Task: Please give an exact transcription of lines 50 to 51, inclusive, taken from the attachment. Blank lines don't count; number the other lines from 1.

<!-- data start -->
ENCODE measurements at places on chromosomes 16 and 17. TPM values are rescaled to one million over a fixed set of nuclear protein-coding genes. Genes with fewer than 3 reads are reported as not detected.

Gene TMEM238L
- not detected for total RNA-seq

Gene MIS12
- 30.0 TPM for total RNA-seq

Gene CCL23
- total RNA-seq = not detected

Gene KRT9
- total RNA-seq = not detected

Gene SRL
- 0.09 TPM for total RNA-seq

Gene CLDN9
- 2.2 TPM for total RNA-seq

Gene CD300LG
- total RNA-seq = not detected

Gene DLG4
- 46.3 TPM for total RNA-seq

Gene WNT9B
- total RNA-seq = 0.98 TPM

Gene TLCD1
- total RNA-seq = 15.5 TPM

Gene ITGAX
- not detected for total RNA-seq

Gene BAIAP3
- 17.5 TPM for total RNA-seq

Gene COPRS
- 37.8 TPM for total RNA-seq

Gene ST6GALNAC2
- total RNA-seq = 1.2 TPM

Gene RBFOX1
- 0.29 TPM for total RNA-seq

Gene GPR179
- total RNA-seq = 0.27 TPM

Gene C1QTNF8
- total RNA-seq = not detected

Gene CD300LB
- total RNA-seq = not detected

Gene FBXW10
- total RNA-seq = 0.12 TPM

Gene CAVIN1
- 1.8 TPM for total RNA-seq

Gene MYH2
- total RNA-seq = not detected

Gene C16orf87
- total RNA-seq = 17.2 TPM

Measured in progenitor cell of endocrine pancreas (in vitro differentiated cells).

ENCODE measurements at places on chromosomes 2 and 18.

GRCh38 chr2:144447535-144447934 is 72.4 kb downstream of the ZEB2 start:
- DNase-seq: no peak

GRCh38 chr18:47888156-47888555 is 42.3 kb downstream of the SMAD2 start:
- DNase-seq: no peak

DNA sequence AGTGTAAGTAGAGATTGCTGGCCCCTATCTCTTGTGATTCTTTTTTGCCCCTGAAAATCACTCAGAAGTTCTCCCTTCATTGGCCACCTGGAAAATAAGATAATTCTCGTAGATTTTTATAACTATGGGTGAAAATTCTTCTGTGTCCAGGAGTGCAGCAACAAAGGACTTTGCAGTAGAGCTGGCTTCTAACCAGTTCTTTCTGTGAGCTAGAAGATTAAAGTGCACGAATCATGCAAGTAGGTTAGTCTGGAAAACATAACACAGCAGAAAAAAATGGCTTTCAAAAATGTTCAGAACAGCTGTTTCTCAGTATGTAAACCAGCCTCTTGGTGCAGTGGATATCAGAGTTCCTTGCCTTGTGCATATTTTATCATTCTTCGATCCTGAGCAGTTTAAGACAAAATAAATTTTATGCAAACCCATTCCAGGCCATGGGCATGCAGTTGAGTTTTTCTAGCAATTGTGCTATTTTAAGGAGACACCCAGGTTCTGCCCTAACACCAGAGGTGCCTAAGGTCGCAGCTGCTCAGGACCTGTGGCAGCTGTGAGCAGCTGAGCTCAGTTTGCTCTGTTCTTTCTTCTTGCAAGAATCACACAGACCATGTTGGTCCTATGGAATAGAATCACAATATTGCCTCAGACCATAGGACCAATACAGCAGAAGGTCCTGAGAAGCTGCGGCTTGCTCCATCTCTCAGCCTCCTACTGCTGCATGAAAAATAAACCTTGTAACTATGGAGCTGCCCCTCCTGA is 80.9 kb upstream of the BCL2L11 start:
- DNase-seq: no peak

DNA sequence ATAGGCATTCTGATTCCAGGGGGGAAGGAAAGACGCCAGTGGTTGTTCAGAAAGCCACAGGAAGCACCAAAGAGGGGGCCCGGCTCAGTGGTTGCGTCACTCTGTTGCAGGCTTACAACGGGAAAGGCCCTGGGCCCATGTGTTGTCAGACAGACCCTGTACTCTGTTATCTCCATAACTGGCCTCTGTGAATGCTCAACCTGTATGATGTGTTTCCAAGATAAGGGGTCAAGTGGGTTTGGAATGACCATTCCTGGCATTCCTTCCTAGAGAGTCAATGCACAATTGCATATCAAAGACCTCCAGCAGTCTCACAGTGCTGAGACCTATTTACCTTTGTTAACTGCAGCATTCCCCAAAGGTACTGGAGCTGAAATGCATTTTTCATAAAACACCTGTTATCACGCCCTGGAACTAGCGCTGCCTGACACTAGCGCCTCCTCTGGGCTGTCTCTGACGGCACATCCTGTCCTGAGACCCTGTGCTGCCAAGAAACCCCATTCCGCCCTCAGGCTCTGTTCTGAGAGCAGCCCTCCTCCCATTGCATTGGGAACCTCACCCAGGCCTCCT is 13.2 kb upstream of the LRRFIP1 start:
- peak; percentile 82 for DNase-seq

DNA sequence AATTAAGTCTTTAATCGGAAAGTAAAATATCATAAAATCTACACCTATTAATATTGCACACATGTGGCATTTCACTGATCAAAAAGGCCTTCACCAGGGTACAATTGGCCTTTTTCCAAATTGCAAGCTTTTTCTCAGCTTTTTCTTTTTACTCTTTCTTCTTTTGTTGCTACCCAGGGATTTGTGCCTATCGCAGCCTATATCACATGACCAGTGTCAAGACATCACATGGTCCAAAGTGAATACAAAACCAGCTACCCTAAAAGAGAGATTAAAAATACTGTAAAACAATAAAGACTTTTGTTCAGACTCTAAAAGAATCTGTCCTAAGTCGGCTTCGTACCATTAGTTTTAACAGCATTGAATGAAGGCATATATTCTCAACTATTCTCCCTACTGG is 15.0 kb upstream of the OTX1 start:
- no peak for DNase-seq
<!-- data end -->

GRCh38 chr18:47888156-47888555 is 42.3 kb downstream of the SMAD2 start:
- DNase-seq: no peak